Image of an 8 and a jumble of what a person who can't see numbers drew
SCHUBERT ET AL., PNAS, 117, 16055 (2020)

Yet he could still do mental arithmetic and perform other mathematical operations. And strangely, although the digits 2 through 9 were scrambled, 0 and 1 looked normal—perhaps because those digits resemble letters, which RFS could read, or perhaps because they have associations with deep concepts such as absence and unity, which might allow his brain to process them. He eventually mastered an entirely new digit system (where ⌊ stood for 2, ⌈ for 8, etc.); determined to keep working, he had his computer rigged to present the new numerals onscreen.

In 2011, RFS was referred to a team of neuroscientists at Johns Hopkins University (JHU) led by Michael McCloskey and his then–graduate students Teresa Schubert and David Rothlein. One test the trio ran with RFS involved the green foam 8. Schubert, now at Harvard University, says the team hoped that touching the numeral would help RFS see it, but no. He could feel the figure's curves, but its image remained stubbornly scrambled—probably, Schubert says, because the brain prioritizes sight over other senses. And feeling one thing but seeing another left RFS disturbed, McCloskey says. "He understood that he could contribute to scientific knowledge, and he was willing to put up with the testing. But it was not pleasant."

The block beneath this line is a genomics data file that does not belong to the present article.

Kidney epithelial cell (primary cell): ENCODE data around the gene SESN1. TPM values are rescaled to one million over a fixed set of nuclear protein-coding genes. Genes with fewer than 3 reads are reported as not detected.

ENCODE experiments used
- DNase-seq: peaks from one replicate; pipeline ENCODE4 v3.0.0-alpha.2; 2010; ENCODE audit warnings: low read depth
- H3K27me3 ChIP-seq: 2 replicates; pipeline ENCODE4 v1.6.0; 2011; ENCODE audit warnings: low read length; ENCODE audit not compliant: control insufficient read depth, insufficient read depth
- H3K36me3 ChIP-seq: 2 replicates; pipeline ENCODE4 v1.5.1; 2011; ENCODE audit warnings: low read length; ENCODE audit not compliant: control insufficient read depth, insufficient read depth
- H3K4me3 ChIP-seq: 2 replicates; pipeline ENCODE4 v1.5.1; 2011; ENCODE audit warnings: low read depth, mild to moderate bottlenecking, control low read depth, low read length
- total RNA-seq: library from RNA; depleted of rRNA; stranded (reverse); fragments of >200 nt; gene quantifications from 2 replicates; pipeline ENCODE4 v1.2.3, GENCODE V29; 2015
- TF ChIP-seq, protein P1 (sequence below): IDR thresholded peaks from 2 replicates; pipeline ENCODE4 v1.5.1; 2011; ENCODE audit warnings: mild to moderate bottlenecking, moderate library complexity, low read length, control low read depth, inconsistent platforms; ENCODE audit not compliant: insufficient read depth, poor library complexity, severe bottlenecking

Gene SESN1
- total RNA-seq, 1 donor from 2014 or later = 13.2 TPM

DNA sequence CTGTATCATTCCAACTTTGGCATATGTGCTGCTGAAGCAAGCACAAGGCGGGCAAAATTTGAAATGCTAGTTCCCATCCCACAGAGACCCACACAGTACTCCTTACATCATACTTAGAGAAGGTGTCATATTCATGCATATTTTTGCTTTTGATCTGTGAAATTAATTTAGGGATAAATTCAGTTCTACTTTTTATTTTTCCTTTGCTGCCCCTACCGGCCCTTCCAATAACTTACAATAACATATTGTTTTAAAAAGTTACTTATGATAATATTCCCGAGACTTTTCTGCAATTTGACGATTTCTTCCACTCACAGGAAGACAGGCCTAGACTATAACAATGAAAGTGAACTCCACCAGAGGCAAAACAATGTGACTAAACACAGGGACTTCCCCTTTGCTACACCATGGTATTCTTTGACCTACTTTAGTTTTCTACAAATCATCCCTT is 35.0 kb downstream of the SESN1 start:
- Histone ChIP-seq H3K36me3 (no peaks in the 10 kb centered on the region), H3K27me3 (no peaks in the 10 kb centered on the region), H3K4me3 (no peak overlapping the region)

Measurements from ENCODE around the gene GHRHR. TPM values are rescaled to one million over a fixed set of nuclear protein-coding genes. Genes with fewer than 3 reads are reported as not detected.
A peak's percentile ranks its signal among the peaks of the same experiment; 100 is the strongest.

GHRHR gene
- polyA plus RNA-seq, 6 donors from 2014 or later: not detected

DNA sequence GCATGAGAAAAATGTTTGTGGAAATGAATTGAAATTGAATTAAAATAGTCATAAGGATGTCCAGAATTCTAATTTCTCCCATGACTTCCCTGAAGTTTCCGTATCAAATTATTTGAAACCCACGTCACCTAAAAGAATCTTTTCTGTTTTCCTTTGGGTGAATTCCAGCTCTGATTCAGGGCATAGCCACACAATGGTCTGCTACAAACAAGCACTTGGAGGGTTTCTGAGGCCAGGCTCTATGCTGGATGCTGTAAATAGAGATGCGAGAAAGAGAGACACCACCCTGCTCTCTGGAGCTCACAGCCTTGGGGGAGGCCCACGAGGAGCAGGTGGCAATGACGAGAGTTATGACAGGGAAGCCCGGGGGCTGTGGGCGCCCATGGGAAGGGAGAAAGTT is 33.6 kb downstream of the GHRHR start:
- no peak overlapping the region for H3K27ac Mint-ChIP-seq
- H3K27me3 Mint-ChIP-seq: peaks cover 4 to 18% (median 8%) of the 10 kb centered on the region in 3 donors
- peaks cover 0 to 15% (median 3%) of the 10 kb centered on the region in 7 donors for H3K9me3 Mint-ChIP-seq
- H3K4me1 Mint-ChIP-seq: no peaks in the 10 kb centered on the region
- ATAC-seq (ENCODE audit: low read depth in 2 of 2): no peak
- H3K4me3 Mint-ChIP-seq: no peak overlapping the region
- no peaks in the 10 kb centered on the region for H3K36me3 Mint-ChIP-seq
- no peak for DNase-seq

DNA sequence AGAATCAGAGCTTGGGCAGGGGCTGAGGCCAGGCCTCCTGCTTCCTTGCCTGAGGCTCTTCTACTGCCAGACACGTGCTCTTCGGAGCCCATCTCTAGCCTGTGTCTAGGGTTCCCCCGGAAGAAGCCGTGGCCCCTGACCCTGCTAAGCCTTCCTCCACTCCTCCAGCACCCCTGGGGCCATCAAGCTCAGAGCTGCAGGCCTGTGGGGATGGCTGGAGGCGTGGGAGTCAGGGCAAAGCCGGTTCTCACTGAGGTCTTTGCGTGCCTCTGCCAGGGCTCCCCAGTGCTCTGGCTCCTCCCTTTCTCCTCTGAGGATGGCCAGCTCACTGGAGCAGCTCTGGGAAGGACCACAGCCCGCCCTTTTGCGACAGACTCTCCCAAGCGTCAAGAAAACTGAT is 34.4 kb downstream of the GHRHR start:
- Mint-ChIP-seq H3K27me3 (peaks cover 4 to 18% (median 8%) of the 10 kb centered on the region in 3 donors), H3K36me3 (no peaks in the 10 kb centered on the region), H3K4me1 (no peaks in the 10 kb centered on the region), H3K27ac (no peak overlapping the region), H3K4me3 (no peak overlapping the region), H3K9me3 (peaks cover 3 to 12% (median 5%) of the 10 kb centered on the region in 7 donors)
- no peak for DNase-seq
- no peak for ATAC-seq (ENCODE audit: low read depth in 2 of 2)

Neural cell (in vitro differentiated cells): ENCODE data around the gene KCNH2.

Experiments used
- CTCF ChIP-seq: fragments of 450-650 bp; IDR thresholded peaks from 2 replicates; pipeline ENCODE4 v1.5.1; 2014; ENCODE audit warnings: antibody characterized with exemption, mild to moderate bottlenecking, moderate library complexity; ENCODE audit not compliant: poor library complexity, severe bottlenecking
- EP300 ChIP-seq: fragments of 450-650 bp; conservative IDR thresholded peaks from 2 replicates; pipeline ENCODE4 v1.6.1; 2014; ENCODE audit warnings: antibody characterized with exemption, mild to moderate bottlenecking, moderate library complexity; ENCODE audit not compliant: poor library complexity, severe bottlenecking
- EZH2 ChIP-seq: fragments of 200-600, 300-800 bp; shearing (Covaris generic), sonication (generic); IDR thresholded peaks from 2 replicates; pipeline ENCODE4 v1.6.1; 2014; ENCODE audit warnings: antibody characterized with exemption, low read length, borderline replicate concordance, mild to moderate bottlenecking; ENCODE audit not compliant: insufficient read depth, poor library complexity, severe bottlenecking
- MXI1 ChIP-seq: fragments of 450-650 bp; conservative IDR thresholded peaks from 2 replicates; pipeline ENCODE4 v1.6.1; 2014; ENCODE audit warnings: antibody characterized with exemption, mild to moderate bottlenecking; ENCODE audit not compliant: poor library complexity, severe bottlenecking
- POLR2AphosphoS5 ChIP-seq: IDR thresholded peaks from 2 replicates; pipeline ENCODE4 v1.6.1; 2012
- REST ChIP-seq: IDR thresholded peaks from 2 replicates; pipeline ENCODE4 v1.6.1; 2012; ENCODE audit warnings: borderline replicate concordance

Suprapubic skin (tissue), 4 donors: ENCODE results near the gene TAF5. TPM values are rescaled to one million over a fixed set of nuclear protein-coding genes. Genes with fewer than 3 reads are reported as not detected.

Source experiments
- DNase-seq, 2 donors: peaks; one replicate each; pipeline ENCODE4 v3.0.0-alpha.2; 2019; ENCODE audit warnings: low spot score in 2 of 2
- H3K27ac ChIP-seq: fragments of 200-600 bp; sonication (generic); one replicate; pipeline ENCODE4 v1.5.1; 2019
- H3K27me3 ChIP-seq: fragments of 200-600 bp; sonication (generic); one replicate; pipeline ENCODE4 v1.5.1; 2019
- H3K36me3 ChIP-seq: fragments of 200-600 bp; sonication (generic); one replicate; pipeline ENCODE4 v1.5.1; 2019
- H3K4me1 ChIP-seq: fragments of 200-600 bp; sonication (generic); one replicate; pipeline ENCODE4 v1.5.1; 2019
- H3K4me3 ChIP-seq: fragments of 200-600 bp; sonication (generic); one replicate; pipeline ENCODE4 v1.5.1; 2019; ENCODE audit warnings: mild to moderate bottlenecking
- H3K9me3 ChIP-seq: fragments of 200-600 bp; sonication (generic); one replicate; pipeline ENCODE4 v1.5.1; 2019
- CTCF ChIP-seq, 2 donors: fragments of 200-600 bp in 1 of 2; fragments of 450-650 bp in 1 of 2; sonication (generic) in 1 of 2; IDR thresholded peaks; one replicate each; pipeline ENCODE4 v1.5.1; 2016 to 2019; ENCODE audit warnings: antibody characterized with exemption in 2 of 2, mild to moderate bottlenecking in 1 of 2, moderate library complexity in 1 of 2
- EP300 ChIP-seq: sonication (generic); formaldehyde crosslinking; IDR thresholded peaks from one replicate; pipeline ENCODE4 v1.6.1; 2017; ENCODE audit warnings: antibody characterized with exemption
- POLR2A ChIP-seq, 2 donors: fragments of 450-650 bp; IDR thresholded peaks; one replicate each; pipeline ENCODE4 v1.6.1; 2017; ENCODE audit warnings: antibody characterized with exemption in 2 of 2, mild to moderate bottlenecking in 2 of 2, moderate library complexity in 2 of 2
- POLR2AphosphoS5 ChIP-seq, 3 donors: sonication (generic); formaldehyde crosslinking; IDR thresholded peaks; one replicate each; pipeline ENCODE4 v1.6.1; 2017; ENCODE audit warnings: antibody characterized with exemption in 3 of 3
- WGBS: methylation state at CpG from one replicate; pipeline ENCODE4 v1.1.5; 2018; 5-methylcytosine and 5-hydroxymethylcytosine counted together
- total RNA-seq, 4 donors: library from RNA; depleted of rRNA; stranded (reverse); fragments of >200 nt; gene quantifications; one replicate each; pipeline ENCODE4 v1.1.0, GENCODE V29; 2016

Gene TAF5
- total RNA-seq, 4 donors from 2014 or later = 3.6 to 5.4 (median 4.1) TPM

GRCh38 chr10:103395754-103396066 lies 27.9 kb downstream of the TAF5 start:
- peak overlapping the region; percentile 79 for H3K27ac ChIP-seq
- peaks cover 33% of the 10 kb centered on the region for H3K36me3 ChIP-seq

The tests also revealed that RFS's deficit is not a simple visual malfunction. After all, he could see the foam 8's shape clearly in certain orientations. Rather, the deficit depended on his interpretation: As soon as his unconscious brain circuits registered a number, everything went haywire. That he could still interpret letters, Schubert says, lends support to the idea that the brain has a specialized module for processing numbers. And his ability to recognize and manipulate new figures as representations of numbers suggests his higher level math abilities remained intact.